Corruption stands in the way of the fight for the climate in Brazil
Flavia Collaço has spent months on a report about the connection between corruption and the fight for the climate in Brazil. Now she is using the training she got from Denmark to make her conclusions widely known.
By Camilla Qvistgaard Madsen and Jeppe Vestergaard Nielsen for Globalnyt.dk. Read the article and hear the podcast with Flavia Collaço (in Danish).
It’s been a crazy week. I haven’t even read my emails or been checking Facebook, is the first Flavia Collaço says when we finally manage to get hold of her.
She has had a deadline to meet for a report that describes the connection between corruption and climate changes in Brazil.
Our goal has been to expose how corruption has a negative impact on the climate and environment, she explains.
The soon to be published report is Collaço’s great achievement. It will provide a series of examples of linkages between climate change and corruption cases such as unlawful logging in the Amazon and swindle. She is the main researcher in this field at Transparency International’s branch in Brazil – a branch that has more than enough to do.
The political situation in Brazil affects the whole world. We have the greatest biological diversity on the planet and we have the largest forests and longest rivers, but for political reasons, we do not protect any of it sufficiently, she says.
For an NGO like Transparency International it is a difficult political situation to tackle. Part of Brazil’s current president Jair Bolsonaro’s election campaign was to exploit the economic potential of the Amazon. Since then, deforestation in the rain forest has increased – to the great concern of experts and organisations all over the world.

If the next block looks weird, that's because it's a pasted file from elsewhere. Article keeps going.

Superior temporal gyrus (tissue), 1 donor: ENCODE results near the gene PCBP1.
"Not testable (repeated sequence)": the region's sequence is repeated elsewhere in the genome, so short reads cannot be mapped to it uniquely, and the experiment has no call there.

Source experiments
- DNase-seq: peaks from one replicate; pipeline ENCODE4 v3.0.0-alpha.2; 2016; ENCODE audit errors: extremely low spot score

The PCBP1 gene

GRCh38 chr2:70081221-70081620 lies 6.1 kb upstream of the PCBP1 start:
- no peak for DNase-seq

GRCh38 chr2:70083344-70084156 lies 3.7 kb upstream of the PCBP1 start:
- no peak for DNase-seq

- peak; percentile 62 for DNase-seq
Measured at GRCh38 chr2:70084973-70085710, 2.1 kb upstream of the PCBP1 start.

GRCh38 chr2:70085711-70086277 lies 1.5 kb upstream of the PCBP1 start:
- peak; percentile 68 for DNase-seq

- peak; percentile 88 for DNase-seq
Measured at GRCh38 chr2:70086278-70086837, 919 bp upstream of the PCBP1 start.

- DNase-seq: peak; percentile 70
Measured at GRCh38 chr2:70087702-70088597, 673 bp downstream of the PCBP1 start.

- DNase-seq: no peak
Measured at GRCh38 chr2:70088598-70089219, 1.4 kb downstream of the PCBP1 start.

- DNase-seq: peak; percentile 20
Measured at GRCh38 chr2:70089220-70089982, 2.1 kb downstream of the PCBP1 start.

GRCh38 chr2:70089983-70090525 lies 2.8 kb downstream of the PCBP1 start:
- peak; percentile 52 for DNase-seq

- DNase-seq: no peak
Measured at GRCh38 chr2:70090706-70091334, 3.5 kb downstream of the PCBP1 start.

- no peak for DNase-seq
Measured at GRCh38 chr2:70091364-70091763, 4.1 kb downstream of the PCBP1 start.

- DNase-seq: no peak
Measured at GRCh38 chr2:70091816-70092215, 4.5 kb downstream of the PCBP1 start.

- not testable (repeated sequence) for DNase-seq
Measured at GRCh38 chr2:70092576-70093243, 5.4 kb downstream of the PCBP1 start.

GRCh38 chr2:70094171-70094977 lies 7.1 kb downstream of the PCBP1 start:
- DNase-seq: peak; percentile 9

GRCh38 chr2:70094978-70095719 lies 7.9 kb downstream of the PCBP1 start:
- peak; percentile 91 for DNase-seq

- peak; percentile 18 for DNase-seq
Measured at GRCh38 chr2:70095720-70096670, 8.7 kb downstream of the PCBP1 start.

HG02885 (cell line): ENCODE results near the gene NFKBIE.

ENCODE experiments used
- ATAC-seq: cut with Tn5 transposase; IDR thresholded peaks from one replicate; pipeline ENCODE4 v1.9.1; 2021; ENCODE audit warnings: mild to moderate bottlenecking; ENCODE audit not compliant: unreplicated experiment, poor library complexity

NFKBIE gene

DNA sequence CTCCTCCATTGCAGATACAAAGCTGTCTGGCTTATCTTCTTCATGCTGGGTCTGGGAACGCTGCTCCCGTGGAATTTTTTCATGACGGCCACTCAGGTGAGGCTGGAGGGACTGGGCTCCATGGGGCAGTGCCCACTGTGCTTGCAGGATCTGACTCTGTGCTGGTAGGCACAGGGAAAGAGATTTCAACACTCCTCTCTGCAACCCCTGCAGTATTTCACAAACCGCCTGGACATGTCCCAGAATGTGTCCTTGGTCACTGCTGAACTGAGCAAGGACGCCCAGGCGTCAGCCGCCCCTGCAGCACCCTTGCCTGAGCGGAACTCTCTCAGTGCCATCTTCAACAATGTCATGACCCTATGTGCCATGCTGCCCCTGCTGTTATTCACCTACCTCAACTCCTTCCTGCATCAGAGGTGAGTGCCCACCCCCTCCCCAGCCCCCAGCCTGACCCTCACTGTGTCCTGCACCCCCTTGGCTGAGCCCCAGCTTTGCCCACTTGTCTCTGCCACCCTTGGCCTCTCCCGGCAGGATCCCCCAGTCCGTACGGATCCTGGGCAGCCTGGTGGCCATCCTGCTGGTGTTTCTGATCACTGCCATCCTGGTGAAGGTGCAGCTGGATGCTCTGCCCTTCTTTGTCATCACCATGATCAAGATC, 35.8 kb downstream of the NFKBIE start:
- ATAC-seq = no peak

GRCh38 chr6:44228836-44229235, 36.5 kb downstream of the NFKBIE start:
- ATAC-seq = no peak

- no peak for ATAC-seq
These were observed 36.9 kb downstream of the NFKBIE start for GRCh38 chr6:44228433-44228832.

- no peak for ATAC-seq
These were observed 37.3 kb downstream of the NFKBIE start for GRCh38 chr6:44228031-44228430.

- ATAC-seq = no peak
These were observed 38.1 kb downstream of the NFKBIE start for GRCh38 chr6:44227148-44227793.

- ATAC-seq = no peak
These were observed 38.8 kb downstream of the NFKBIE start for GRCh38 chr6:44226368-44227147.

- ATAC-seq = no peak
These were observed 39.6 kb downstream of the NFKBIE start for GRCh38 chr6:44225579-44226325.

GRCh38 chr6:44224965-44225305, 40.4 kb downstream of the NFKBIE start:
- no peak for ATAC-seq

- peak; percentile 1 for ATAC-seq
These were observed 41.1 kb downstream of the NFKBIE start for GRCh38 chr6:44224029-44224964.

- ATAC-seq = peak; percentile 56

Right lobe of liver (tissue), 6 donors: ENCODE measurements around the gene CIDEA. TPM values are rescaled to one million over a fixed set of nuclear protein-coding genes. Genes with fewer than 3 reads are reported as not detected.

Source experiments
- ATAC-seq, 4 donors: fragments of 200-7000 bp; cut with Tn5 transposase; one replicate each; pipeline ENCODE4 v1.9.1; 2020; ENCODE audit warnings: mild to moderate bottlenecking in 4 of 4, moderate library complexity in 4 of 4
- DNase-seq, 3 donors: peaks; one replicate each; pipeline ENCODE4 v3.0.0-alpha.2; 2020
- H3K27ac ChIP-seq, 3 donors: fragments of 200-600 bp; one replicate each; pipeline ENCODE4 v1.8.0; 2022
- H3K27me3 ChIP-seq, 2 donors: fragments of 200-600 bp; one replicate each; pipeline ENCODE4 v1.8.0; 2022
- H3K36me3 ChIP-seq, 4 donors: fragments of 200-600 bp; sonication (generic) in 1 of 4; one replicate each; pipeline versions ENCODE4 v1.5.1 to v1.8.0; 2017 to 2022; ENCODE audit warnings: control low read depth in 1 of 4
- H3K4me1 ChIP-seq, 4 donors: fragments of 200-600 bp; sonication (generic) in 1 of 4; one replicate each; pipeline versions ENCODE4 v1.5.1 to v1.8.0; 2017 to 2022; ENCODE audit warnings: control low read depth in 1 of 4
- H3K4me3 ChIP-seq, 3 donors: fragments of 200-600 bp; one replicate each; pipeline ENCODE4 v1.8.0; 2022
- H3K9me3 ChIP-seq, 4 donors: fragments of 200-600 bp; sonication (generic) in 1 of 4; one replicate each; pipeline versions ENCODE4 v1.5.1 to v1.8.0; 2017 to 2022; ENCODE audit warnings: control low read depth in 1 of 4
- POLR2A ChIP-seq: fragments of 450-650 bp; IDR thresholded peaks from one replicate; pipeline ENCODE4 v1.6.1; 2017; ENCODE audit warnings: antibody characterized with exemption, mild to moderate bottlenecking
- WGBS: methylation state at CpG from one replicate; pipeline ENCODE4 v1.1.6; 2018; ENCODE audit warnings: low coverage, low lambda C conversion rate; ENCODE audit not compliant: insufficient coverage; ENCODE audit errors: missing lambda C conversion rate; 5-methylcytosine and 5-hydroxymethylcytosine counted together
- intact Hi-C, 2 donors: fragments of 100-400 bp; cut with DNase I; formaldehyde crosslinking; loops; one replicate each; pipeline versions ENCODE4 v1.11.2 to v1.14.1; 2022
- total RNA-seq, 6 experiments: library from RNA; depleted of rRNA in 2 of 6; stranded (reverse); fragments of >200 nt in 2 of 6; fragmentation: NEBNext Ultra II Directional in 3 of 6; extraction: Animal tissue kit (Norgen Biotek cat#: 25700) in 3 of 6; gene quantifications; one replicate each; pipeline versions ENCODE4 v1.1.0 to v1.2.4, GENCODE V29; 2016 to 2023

At the same time, the president does not care much about the point of view of the NGOs that want to protect the rain forest. Amongst other things, he has described them as cancer that he cannot get rid of.
Dialogue as a way forward
Precisely the lack of dialogue between the NGOs and the government prompted Flavia to sign up for Danida Fellowship Centre’s course “Strengthening Policy Dialogue”. It was to take place in Denmark during the spring and summer of 2020. However, just a couple of weeks before Flavia was about to travel to Denmark in March, everything closed down because of the coronavirus. Flavia could not travel and the training went digital.
Even though the training took place online, the course was a very good experience, but it was still such bad timing, says Flavia.
Nevertheless, she picked up lots of useful knowledge during the digital classes; knowledge that she wants to use to advocate for policy changes.
We at Transparency International are just not strong enough on our own to combat the setbacks taking place at the moment. But, if we join forces with others, maybe we can actually get somewhere. I hope that this course has given me the knowledge I need to build alliances – and to get others to realise that we need to hurry up and get things changed before its too late, says Flavia Collaço.
What she has learnt on the Danish course can be boiled down to a single ray of hope:
It taught me how to enter into dialogue with a government that does not want dialogue.
Believes only in status quo
However much Flavia Collaço has learnt and however many examples she documents and includes in her report, she is fully aware of the fact that her work is not going to turn Brazilian politics on its head.
I have reached the point where the goal for doing research is no longer to change the law or coming up with great proposals. I just hope that we can maintain the status quo, says Flavia Collaço
She sees her work – and the report soon to be published – as fundamental for the fight for the climate – and against corruption.
It is really important to draw attention to the linkages between corruption and the destruction of our climate because there are a lot of people who don’t understand it.
I am sure if more people were aware of how closely corruption and the deterioration of the climate are connected, nature conservation in Brazil would not face the setbacks we see at the moment.
Read about the other podcasts with Danida alumni
Translated from Danish by Kate Girvan.Go back to all stories